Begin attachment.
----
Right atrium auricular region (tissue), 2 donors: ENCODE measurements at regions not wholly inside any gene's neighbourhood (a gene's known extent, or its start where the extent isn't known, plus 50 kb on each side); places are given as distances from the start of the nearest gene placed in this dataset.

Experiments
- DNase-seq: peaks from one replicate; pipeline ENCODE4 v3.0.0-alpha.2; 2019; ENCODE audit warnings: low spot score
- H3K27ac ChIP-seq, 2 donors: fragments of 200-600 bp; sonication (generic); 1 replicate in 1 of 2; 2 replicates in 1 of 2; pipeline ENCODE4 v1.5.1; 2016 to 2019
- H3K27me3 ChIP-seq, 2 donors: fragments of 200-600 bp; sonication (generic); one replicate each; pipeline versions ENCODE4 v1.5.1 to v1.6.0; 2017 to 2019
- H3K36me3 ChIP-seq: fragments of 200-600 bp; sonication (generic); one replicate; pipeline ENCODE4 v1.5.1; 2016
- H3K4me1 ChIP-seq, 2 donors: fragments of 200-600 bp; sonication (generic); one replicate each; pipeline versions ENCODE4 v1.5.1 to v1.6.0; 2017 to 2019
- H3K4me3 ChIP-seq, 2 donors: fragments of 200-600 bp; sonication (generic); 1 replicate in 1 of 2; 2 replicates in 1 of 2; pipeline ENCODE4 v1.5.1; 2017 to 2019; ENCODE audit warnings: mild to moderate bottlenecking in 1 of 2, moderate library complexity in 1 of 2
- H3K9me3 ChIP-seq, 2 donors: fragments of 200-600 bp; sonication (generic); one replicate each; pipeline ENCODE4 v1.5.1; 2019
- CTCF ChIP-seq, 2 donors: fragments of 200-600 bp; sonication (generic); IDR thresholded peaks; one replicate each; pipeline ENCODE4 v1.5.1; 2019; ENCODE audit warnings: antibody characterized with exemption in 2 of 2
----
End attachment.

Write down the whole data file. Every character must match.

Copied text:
Right atrium auricular region (tissue), 2 donors: ENCODE measurements at regions not wholly inside any gene's neighbourhood (a gene's known extent, or its start where the extent isn't known, plus 50 kb on each side); places are given as distances from the start of the nearest gene placed in this dataset.

Experiments
- DNase-seq: peaks from one replicate; pipeline ENCODE4 v3.0.0-alpha.2; 2019; ENCODE audit warnings: low spot score
- H3K27ac ChIP-seq, 2 donors: fragments of 200-600 bp; sonication (generic); 1 replicate in 1 of 2; 2 replicates in 1 of 2; pipeline ENCODE4 v1.5.1; 2016 to 2019
- H3K27me3 ChIP-seq, 2 donors: fragments of 200-600 bp; sonication (generic); one replicate each; pipeline versions ENCODE4 v1.5.1 to v1.6.0; 2017 to 2019
- H3K36me3 ChIP-seq: fragments of 200-600 bp; sonication (generic); one replicate; pipeline ENCODE4 v1.5.1; 2016
- H3K4me1 ChIP-seq, 2 donors: fragments of 200-600 bp; sonication (generic); one replicate each; pipeline versions ENCODE4 v1.5.1 to v1.6.0; 2017 to 2019
- H3K4me3 ChIP-seq, 2 donors: fragments of 200-600 bp; sonication (generic); 1 replicate in 1 of 2; 2 replicates in 1 of 2; pipeline ENCODE4 v1.5.1; 2017 to 2019; ENCODE audit warnings: mild to moderate bottlenecking in 1 of 2, moderate library complexity in 1 of 2
- H3K9me3 ChIP-seq, 2 donors: fragments of 200-600 bp; sonication (generic); one replicate each; pipeline ENCODE4 v1.5.1; 2019
- CTCF ChIP-seq, 2 donors: fragments of 200-600 bp; sonication (generic); IDR thresholded peaks; one replicate each; pipeline ENCODE4 v1.5.1; 2019; ENCODE audit warnings: antibody characterized with exemption in 2 of 2